by Darren Hardy
In his book Stumbling on Happiness, Harvard professor Dan Gilbert explains that most of us think we know what makes us happy, but typically we are wrong.
I have found there are three major traps in which you might be unknowingly making yourself unhappy.
The first unhappiness trap is postponing happiness. The “when I (fill in the blank), I will be happy” syndrome. The reality is that happiness isn’t something to be acquired in the future. You are either happy now or not; “then” never arrives. Living and striving for “then” results in a constant state of unhappiness. Now is the only time you have to be happy. If you can’t be happy now, you most certainly will not be happy later.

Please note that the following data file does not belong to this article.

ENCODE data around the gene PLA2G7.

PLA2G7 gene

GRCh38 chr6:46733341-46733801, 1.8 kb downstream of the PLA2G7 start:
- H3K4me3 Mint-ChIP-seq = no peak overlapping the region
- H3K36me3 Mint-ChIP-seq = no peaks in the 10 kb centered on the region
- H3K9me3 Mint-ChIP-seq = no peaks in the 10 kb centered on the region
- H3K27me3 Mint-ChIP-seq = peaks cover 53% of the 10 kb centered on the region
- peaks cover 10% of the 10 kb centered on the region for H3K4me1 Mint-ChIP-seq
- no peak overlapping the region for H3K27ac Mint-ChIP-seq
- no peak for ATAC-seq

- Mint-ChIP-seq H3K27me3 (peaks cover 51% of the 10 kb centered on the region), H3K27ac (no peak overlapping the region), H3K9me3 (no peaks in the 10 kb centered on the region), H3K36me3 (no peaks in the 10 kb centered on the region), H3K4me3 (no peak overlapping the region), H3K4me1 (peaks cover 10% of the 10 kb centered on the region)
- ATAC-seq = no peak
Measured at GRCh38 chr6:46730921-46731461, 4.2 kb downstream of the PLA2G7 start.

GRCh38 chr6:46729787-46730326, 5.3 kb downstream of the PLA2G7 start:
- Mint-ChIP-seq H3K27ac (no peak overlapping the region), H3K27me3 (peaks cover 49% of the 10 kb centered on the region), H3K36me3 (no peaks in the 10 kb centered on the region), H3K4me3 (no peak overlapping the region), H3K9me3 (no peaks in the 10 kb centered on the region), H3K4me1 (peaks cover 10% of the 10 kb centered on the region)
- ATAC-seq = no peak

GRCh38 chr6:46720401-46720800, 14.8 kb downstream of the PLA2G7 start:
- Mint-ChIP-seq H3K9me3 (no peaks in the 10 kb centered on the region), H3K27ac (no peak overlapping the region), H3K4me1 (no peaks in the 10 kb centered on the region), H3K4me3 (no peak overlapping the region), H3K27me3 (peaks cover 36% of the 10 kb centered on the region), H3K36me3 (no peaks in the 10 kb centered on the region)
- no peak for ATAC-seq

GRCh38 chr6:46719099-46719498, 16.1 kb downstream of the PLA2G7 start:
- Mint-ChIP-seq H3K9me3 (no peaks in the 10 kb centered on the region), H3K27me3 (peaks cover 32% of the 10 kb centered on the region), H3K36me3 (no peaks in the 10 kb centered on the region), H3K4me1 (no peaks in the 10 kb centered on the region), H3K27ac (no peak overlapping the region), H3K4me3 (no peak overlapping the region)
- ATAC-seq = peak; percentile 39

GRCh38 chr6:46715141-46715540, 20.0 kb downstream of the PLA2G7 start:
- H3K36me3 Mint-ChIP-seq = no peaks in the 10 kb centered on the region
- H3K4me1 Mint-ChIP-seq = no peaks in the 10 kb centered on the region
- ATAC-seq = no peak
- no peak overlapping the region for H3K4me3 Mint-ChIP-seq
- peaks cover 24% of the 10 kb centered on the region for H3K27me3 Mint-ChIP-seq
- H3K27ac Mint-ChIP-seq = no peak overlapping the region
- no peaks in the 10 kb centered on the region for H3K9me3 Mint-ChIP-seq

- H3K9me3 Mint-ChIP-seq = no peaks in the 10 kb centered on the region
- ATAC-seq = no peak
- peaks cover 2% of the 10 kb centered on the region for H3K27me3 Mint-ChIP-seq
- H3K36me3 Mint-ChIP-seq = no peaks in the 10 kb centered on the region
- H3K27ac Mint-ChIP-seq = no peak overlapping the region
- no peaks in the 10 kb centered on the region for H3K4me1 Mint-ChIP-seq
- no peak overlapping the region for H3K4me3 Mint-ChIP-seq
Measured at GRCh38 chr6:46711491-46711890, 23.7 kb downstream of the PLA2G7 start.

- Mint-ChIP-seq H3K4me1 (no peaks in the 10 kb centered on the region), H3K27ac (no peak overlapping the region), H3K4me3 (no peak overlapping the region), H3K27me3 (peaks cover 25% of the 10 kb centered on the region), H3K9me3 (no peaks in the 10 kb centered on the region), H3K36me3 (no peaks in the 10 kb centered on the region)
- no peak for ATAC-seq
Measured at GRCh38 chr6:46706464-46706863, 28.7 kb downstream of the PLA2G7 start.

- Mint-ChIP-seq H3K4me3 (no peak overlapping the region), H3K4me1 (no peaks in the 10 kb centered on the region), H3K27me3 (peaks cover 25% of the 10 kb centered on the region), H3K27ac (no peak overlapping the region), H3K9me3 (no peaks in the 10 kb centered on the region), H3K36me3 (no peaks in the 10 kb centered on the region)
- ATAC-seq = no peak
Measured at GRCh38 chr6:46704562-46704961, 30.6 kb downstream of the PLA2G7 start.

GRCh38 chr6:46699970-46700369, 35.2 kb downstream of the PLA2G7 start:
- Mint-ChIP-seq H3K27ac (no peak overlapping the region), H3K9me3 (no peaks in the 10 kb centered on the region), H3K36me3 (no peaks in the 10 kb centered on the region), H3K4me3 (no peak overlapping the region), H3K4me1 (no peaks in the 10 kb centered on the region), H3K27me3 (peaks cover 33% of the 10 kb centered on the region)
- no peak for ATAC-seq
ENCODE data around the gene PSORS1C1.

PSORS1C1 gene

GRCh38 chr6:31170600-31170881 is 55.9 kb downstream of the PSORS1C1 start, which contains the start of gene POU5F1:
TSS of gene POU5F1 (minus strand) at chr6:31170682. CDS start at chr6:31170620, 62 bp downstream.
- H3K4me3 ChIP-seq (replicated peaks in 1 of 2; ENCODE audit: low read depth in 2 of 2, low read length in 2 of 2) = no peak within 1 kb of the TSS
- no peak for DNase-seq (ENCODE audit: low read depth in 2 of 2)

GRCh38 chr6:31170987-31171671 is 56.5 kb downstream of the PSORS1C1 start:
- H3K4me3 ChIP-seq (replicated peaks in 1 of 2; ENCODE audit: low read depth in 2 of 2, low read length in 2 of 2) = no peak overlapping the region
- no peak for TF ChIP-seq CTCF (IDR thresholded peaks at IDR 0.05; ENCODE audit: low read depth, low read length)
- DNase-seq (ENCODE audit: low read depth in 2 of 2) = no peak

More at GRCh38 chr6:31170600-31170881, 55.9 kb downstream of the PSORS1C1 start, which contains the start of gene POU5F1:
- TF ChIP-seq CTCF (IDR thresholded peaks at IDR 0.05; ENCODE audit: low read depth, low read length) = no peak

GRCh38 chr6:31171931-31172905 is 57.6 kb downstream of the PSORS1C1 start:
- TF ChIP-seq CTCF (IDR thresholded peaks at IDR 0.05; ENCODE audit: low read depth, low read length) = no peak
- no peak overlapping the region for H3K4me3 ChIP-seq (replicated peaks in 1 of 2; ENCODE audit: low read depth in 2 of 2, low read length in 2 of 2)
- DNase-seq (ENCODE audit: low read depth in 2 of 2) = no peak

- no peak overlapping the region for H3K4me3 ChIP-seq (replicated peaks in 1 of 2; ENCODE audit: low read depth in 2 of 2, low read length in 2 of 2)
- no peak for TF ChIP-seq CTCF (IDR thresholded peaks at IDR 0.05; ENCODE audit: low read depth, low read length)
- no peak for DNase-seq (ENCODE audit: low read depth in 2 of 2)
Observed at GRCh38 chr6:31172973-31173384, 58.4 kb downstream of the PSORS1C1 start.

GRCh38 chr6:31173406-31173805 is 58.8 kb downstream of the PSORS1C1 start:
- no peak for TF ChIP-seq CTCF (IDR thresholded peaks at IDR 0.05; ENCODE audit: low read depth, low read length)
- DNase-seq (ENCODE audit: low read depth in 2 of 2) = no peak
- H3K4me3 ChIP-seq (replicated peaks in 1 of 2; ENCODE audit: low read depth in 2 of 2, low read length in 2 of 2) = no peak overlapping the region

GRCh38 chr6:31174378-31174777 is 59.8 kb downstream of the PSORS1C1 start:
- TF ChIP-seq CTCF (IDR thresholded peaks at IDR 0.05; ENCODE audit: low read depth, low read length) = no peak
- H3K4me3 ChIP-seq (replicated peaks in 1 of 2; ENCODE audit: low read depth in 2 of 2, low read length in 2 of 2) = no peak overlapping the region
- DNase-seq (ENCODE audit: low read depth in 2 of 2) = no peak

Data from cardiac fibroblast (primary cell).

The second unhappiness trap is we spend our lives trying to make other people happy, which can make us very unhappy. Many times we are living a life we didn’t even choose ourselves. We might have simply, and unconsciously, started pursuing the idea of happiness programmed by our parents, peers, societal culture, or the examples given to us by Hollywood or commercialism. Whose idea of success are you living out?
Third unhappiness trap is contrast. For the most part happiness is really an illusion. In other words, you make up the idea of whether you are happy or not. And you really only know how to judge something by comparing it to something else. Typically this means comparing yourself to other people. This is dangerous business because there will always be reference points that will cause you to be unhappy.